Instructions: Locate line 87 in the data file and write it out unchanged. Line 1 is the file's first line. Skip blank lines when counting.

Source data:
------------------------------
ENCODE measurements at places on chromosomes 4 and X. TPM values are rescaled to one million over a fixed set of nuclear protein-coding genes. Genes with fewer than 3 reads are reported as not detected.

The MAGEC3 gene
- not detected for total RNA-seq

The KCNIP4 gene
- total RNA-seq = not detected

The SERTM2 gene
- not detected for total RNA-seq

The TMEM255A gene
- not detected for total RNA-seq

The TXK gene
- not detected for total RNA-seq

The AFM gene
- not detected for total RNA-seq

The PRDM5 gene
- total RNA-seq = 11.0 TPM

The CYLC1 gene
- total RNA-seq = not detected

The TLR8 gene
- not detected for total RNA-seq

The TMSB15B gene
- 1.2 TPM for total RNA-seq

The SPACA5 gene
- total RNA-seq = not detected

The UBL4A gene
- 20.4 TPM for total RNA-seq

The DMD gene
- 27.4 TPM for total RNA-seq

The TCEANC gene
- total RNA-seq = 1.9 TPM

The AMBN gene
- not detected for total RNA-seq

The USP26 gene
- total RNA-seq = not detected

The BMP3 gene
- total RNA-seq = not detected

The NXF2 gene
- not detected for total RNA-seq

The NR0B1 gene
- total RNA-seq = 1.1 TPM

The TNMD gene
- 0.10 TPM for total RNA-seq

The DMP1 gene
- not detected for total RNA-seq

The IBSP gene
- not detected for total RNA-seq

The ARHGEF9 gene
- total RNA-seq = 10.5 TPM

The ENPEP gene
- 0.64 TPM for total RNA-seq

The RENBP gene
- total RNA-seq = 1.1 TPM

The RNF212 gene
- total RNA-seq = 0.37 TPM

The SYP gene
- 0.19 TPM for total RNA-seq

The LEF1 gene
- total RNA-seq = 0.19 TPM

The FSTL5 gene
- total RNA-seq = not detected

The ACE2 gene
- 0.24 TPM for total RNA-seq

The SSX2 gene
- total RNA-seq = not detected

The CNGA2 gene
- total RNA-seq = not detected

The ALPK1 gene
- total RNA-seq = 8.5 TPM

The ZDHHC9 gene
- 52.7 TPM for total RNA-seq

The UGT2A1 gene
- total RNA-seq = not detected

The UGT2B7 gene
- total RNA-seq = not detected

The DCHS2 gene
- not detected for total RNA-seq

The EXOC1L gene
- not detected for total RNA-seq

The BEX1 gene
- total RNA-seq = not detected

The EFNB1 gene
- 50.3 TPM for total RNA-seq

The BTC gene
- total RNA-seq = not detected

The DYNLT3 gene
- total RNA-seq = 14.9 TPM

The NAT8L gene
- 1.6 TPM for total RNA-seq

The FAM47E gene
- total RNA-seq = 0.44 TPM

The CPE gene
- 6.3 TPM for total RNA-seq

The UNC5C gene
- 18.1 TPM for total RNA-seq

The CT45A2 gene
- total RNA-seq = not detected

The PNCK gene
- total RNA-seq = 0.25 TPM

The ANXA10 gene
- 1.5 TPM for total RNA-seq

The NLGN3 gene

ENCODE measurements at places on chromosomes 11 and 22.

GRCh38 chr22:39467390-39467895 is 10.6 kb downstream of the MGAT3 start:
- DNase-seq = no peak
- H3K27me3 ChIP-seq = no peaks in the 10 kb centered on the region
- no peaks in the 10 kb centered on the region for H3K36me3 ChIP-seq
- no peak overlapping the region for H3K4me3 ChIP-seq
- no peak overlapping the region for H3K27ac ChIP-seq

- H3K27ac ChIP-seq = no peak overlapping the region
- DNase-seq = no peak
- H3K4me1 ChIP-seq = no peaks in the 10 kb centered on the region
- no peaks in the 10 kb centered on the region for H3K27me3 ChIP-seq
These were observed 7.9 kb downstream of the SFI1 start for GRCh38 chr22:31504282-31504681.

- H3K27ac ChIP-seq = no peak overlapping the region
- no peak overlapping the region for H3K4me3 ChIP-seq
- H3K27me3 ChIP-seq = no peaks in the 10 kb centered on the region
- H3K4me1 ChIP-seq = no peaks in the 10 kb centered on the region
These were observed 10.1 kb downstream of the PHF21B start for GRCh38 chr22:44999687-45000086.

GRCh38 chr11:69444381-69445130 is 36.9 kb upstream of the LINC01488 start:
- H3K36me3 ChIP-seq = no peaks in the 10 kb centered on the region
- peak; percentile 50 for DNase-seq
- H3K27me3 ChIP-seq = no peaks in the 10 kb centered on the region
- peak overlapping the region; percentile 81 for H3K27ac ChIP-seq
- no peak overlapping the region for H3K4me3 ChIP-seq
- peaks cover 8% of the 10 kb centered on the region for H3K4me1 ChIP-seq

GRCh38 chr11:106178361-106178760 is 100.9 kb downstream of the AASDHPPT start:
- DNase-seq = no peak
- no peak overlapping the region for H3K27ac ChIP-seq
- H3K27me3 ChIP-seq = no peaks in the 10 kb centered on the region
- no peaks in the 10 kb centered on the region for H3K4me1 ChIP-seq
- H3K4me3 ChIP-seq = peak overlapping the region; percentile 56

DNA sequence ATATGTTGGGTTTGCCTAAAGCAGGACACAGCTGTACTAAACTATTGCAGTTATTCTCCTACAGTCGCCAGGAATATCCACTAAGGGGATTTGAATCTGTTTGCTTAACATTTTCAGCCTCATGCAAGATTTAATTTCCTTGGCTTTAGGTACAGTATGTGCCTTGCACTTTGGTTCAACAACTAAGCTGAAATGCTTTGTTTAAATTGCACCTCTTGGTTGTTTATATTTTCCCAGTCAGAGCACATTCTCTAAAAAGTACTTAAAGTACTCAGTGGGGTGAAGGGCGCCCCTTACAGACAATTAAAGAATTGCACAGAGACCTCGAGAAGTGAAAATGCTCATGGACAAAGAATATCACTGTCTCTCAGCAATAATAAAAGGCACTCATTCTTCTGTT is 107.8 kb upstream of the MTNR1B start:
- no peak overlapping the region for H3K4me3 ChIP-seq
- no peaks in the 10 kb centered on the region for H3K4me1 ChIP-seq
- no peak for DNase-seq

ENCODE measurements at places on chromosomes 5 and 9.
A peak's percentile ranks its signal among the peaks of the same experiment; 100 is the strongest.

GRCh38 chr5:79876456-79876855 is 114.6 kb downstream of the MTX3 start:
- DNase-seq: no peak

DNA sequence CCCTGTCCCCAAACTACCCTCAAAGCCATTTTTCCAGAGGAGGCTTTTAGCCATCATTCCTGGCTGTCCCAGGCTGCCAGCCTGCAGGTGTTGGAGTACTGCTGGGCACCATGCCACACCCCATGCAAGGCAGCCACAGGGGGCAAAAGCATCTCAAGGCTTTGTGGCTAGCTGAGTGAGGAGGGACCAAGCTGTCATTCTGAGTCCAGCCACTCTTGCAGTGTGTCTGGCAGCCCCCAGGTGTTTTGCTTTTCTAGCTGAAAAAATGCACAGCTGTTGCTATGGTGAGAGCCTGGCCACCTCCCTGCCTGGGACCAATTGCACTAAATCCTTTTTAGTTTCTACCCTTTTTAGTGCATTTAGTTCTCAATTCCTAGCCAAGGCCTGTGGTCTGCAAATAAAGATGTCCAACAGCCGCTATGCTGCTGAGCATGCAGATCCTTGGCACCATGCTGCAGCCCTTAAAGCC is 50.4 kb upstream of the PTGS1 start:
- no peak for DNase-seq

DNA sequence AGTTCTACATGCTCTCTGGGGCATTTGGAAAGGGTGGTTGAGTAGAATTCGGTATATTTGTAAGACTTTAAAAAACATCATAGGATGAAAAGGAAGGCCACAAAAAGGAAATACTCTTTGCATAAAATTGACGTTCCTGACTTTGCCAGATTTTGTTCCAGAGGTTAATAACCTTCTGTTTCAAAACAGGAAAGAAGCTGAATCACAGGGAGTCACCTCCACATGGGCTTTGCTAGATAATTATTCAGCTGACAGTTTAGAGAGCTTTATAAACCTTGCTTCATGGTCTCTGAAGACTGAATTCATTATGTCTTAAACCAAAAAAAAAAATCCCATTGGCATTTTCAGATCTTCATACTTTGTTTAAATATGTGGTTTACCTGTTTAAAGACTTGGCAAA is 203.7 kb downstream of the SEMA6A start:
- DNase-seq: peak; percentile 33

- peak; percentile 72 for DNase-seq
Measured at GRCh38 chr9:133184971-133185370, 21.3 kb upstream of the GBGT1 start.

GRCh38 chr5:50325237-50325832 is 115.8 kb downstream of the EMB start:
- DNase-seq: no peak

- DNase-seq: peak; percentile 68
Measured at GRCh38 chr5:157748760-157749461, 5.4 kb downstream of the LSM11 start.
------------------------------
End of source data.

- 1.6 TPM for total RNA-seq